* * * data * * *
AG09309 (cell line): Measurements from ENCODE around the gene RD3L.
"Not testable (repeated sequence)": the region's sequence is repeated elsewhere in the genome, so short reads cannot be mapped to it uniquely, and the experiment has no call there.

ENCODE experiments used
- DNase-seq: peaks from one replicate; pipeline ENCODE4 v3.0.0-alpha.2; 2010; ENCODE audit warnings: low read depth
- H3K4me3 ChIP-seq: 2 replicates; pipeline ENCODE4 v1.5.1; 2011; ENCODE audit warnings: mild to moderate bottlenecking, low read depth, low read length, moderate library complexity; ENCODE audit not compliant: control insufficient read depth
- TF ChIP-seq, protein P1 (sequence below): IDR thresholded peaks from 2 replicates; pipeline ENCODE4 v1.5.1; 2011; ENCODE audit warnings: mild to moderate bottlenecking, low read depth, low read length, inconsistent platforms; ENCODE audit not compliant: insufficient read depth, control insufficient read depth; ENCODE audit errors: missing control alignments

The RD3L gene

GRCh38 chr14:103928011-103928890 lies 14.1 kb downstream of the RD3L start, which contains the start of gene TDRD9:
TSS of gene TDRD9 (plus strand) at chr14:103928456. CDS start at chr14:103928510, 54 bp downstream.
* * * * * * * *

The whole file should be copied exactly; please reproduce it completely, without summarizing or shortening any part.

AG09309 (cell line): Measurements from ENCODE around the gene RD3L.
"Not testable (repeated sequence)": the region's sequence is repeated elsewhere in the genome, so short reads cannot be mapped to it uniquely, and the experiment has no call there.

ENCODE experiments used
- DNase-seq: peaks from one replicate; pipeline ENCODE4 v3.0.0-alpha.2; 2010; ENCODE audit warnings: low read depth
- H3K4me3 ChIP-seq: 2 replicates; pipeline ENCODE4 v1.5.1; 2011; ENCODE audit warnings: mild to moderate bottlenecking, low read depth, low read length, moderate library complexity; ENCODE audit not compliant: control insufficient read depth
- TF ChIP-seq, protein P1 (sequence below): IDR thresholded peaks from 2 replicates; pipeline ENCODE4 v1.5.1; 2011; ENCODE audit warnings: mild to moderate bottlenecking, low read depth, low read length, inconsistent platforms; ENCODE audit not compliant: insufficient read depth, control insufficient read depth; ENCODE audit errors: missing control alignments

The RD3L gene

GRCh38 chr14:103928011-103928890 lies 14.1 kb downstream of the RD3L start, which contains the start of gene TDRD9:
TSS of gene TDRD9 (plus strand) at chr14:103928456. CDS start at chr14:103928510, 54 bp downstream.